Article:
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Home :: Archive :: 2011 :: October ::
Thomas of Woodstock

The Shakespeare Conference: SHK 22.0286  Thursday, 27 October 2011

[1] From:         Mac Jackson < This e-mail address is being protected from spambots. You need JavaScript enabled to view it >

     Date:         October 14, 2011 3:51:22 AM EDT

     Subject:      Thomas of Woodstock

 

[2] From:         Bob Grumman < This e-mail address is being protected from spambots. You need JavaScript enabled to view it >

     Date:         October 7, 2011 5:31:26 PM EDT

     Subject:      The Shakespeare Conference: SHK 22.0286  Thursday, 27 October 2011

 

[3] From:         Peter Groves < This e-mail address is being protected from spambots. You need JavaScript enabled to view it >

     Date:         October 8, 2011 2:12:05 AM EDT

     Subject:      Thomas of Woodstock

 

[4] From:         Gabriel Egan < This e-mail address is being protected from spambots. You need JavaScript enabled to view it >

     Date:         October 8, 2011 7:51:22 AM EDT

     Subject:      Re: Woodstock 

 

[5] From:         Gerald E. Downs < This e-mail address is being protected from spambots. You need JavaScript enabled to view it >

     Date:         October 14, 2011 11:37:32 PM EDT

     Subject:      Thomas of Woodstock v. John of Bordeaux 

 

 

[1]-----------------------------------------------------------------

From:         Mac Jackson < This e-mail address is being protected from spambots. You need JavaScript enabled to view it >

Date:         October 14, 2011 3:51:22 AM EDT

Subject:      Thomas of Woodstock

 

Michael Egan has mentioned my name repeatedly in his posts on Woodstock. But he keeps misrepresenting what I have written, even after I have attempted to correct him. He says “Mac Jackson tries to turn 1 Richard II into a manuscript written by Sam Rowley in his own handwriting ca. 1608.” This is not so. I specifically state that the handwriting of the Woodstock manuscript is not Rowley’s. What I do claim is that since this is the case, the various orthographical features that link the manuscript to Rowley cannot be explained as the result of his merely acting as a “creative copyist,” as David Lake (who first noted several of these features), originally suggested, but must be the result of the unknown scribe’s having transcribed a manuscript by Rowley. Lake later came to realize that his evidence pointed to Rowley’s authorship of the play.

 

I haven’t contradicted myself on this matter. Nor is it true that I fail to take account of A. C. Partridge’s chapter on Woodstock. While I agree with Partridge and the Malone Society editor Wilhelmina Frijlinck that not everything in the extant manuscript was penned at the same time, none of Partridge’s evidence for “stratification” demonstrates that the play was in existence in the early 1590s. Some contractions and linguistic forms were already in use in English drama in the early 1590s and some did not come into use till much later, but all those that were available in the early 1590s remained in use well into the seventeenth century. 

 

Anybody who wants to know what I have said about Woodstock should read my articles, not rely on Michael Egan’s accounts of them. They are in Medieval and Renaissance Drama in England 14 (2002), Research Opportunities in Medieval and Renaissance Drama 46 (2007), and The Oxfordian 12 (2010). And I have the electronic texts that I submitted to the editors of these journals, should any interested scholar have difficulty getting hold of the journals themselves.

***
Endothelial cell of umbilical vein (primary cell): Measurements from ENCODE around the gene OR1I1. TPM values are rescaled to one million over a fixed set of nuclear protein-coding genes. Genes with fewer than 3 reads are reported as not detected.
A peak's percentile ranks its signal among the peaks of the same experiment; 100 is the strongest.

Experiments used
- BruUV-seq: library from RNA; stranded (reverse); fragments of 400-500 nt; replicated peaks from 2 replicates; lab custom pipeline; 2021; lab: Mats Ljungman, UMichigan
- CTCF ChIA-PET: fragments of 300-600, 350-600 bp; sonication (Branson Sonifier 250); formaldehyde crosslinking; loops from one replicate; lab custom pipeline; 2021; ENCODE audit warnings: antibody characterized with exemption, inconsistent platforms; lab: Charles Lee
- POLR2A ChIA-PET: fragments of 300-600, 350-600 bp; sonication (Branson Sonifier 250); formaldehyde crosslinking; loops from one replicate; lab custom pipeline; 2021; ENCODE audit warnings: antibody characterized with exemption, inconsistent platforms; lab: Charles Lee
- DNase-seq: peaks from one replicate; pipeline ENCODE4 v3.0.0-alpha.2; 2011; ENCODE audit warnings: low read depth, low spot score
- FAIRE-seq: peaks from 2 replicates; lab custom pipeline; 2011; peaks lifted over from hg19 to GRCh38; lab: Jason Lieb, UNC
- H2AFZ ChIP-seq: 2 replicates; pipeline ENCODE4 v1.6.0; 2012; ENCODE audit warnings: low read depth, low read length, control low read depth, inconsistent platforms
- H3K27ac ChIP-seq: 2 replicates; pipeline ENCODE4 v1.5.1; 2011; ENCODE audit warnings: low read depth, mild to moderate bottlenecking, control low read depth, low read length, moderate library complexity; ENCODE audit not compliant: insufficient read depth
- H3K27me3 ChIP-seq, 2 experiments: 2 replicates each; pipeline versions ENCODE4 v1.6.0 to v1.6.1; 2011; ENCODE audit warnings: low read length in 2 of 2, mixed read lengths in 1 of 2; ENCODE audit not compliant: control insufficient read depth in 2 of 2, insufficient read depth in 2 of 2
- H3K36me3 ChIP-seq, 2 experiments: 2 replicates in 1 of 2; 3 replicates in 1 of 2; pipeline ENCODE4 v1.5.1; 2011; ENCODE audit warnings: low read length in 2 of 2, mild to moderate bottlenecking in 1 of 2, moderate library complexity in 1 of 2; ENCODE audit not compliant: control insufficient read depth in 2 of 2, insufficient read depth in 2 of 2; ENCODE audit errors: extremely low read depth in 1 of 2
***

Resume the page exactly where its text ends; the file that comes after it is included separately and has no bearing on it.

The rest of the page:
I’m sure Michael will have something to say in reply, but, whatever it turns out to be, I predict that my answer will already be somewhere in my three articles and am happy to let readers assess for themselves the evidence for Woodstock’s authorship and date of composition. They may reach different conclusions from mine. But, to summarize, I think the evidence I adduce (a) tells strongly against Shakespeare’s authorship of Woodstock at any stage of his career, (b) tells scarcely less strongly against a date of composition preceding that of Shakespeare’s Richard II (1595), and (c) indicates, though not decisively, Samuel Rowley’s authorship of the play in the seventeenth century. Originally my main interest was in demonstrating point “b” and so overturning a consensus based, I thought, on inadequate evidence. Michael, on the other hand, knows that Woodstock was written by Shakespeare in the early 1590s. I have found reading Kathryn Schulz’s excellent Being Wrong an antidote to this kind of certainty. 

 

Regards,

Mac Jackson

 

[2]-------------------------------------------------------------

From:         Bob Grumman < This e-mail address is being protected from spambots. You need JavaScript enabled to view it >

Date:         October 7, 2011 5:31:26 PM EDT

Subject:      Thomas of Woodstock

 

To Michael Egan, who said, “You seem to be saying that I belittle the opinions of people who argue with me without having actually read my book. What would you have me do?”: I would have you admit that you were wrong to imply that a person has to have read a book in order to make intelligent comments about it. 

 

To Donald Bloom, who thinks a moratorium might be in order concerning Woodstock, I have to say, “Aw, don’t be a spoilsport.”  (Unfortunately, I‘m the sort who loves exchanges as beastly as this one, or worse.)

 

To Joe Egert, Gabriel Egan’s offer is generous since it requires time to make a copy of a book available.  It’s also sensible since Michael Egan seems unable to get people to spend the large amount required to get a copy of his book (which he seems very eager to have in people’s hands).  Expecting Gabriel Egan to do the same thing with his books is foolish since they are no doubt much less expensive, and with more than enough appeal not to need special actions to get them read.

 

To Gabriel Egan, a little late: I’d love to have a copy of the article you said you’d send to anyone requesting it, if the offer still holds.  My address is 1708 Hayworth Road, Port Charlotte FL 33952.

 

--Bob Grumman

 

[3]-------------------------------------------------------------

From:         Peter Groves < This e-mail address is being protected from spambots. You need JavaScript enabled to view it >

Date:         October 8, 2011 2:12:05 AM EDT

Subject:      Thomas of Woodstock